That’s a very interesting cloning machine you’ve built there. I know, I know, soon you’ll have that clone army complete, and you’ll show them–you’ll show all of them! But hey, why don’t we take a deep breath and think this through for a minute before you pull the lever? After all, you’ve put a lot of work into this thing. It’d be a shame to screw it all up now just because you were a little too impatient. And lucky you, I’ve got 4 suggestions that’ll help make sure these clones don’t come out like Bizarro.
4. Choose Your Cloning Stock Carefully
So, I think we both know making a clone Hitler is a bad idea. Obviously. But there’s more to choosing your cloning stock than just ruling out the obviously stupid options. Cloning yourself is a tempting choice, sure, but think about why you want to clone yourself–you’re clearly a little narcissistic, dude. No offense. How do you think clone-you will react to finding out he’s a mere knockoff? That might not end so well, and the last thing we need is a fight to the death between the real-you and clone-you, and then we have to sit there and wonder forever if it was REALLY the original who won, never quite sure which it was. And if you’ve got hundreds of clones of yourself, who knows how many times we’ll have to go through this whole rigmarole. The odds are gonna catch up to you eventually.
Instead, let’s think of some good people to clone. Good genes, strong and smart enough to follow orders without being so smart they try to launch a coup. How about… nah, I’ll let you decide. It’s your project, after all.
3. Regulate the Aging Process
Alright so unless your plan is running off a 20+ year schedule, you’re going to need to get these clones to adulthood fast. This isn’t such an easy task, and even for clones growing at an accelerated rate, that still requires an enormous allocation of resources. Just think of the clone facilities on Kamino, for example. And remember, you don’t just have to speed up their aging, but you also need to be able to turn it off, too, so that you don’t end up with an army of 80-year-olds after a month of global domination.
But there are other things to consider as well–you’ve now cut their lifespans by a few decades, which could impact the part of the plan after your clone army conquers the world. What’s that? You’re just going to make new ones? Well, that’s okay, but your clones might not be very happy with this part of the plan. You can deliberately ensure they have lives too short to pose a threat to you, but it’s important not to forget: clones are people, too. They don’t just suddenly lose their capacity for emotion and personalities when you clone them. And they aren’t robots; we already know why that’s a bad plan. While your clone army might have some built-in loyalty from your accelerated learning course (you did design one of those, right?), if you want to keep it, you’ll need to offer them something, too. Consider leaving them a short retirement once they’ve outlived their usefulness to you. After all, you’ll have the resources of the entire planet at that point; spending a little to keep your clones happy will be a valuable investment in the long run.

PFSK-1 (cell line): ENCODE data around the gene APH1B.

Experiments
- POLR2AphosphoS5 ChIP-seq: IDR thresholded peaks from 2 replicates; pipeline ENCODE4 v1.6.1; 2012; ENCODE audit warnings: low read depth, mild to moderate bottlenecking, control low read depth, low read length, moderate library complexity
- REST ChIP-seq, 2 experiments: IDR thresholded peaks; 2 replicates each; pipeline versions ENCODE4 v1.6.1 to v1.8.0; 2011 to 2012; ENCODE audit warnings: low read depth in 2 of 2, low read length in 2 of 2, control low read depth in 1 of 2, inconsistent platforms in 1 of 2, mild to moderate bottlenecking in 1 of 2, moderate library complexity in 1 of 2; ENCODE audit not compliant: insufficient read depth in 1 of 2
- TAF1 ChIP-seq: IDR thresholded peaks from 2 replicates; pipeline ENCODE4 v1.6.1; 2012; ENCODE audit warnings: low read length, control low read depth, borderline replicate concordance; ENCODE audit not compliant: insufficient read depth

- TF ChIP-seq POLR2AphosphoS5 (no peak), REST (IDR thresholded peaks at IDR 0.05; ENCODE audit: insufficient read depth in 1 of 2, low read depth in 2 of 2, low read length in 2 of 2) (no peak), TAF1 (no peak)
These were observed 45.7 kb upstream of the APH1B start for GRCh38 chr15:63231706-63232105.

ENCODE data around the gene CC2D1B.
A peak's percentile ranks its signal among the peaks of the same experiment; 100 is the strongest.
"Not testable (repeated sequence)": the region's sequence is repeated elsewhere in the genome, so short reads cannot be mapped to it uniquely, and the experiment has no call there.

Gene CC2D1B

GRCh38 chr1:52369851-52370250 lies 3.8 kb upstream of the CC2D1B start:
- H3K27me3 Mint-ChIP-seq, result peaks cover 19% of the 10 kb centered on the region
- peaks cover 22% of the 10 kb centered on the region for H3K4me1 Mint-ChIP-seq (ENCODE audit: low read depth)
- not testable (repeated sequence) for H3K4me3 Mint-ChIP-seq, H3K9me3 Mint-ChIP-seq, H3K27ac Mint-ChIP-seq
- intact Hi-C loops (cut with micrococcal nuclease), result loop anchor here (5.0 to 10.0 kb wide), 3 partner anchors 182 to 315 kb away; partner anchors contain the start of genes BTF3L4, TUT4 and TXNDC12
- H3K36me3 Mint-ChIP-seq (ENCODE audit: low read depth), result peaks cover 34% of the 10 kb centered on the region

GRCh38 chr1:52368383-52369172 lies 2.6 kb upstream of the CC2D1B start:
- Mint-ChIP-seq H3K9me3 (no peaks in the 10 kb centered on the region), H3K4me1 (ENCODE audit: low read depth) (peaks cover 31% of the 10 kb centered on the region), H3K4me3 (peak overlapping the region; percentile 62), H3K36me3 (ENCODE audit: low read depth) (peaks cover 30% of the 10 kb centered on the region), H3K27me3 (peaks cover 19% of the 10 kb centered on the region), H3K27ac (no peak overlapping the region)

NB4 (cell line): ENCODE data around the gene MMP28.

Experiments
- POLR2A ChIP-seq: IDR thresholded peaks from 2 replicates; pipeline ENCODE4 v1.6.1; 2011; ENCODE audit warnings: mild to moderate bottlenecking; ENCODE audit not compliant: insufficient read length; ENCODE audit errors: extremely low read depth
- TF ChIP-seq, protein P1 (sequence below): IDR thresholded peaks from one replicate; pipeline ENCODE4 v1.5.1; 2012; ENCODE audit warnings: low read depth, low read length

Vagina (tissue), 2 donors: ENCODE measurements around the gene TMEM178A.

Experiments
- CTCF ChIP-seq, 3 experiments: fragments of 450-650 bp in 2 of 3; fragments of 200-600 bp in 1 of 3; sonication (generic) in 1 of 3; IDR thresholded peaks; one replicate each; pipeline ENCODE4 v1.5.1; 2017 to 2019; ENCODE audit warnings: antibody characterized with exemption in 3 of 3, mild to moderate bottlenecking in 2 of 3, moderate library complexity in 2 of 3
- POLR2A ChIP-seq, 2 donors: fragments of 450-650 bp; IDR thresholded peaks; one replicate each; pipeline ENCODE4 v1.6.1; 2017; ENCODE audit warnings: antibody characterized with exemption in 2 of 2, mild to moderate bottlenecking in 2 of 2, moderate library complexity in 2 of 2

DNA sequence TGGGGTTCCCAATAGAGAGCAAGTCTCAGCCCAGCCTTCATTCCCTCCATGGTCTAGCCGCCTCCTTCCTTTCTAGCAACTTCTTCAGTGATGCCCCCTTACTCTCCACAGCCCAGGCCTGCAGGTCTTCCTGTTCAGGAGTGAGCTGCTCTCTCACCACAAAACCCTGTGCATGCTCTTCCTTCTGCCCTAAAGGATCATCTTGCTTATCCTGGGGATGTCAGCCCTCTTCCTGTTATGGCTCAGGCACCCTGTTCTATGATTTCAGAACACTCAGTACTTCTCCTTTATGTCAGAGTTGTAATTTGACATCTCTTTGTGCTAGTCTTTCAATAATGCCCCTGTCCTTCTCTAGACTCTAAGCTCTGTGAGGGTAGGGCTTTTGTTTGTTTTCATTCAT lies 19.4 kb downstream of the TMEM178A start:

2. More Isn’t Always Better
Then again, maybe a clone army’s the wrong approach. This cloning technology can be used in a lot of ways. Like, just an idea, but you could clone up some copies of yourself (or a compatible donor) to replace failing organs or missing body parts.
…Okay, so you’re really set on this conquer-the-world thing, huh? How about this: instead of cloning an army, you could try cloning important people instead. Like the first emperor of the Klingons. If you can create an identical clone that’s been educated to your own specifications, s/he can begin implementing your policies immediately, without the hassle of a bloody uprising! This is basically what all those body-stealing aliens do, and it tends to work out okay for them. You won’t even have any of the loose ends that typically give the aliens away.
1. Preserve the Original
Fine. Make a clone army. You’re very stubborn, you know that? I mean, I should have expected this, but still. If you’re so set on that approach, I only have one tip left to give you.
Keep the original happy at all costs!
Cloning is a tricky business, you’ve gotta realize that by now. One of the problems with using clones is that the cloning process isn’t perfect; telomere shortening is a very real problem, and if you start off cloning an adult then you’re going to be at a disadvantage from stage one. Making a clone of a clone is like photocopying a document that’s already been copied, if sci-fi’s any indication. After a few generations, the document is nearly unreadable from all the artifacts and decay that has occurred. The same goes for your clone soldiers, but there’s a way around it. If instead you just keep cloning the original, then all your clones are effectively first-generation, and they won’t get progressively worse as time goes on. That’s why keeping the original alive and well is critical–if your source dies, then you’ll have no way to avert this degradation. Even saving their DNA won’t help you for long. And wouldn’t that be a shame?
That’s all for this week. Any cloning ideas you’ve got floating around? Let me know in the comments, or on Twitter @RetroPhaseShift. If you enjoyed the article, please share it!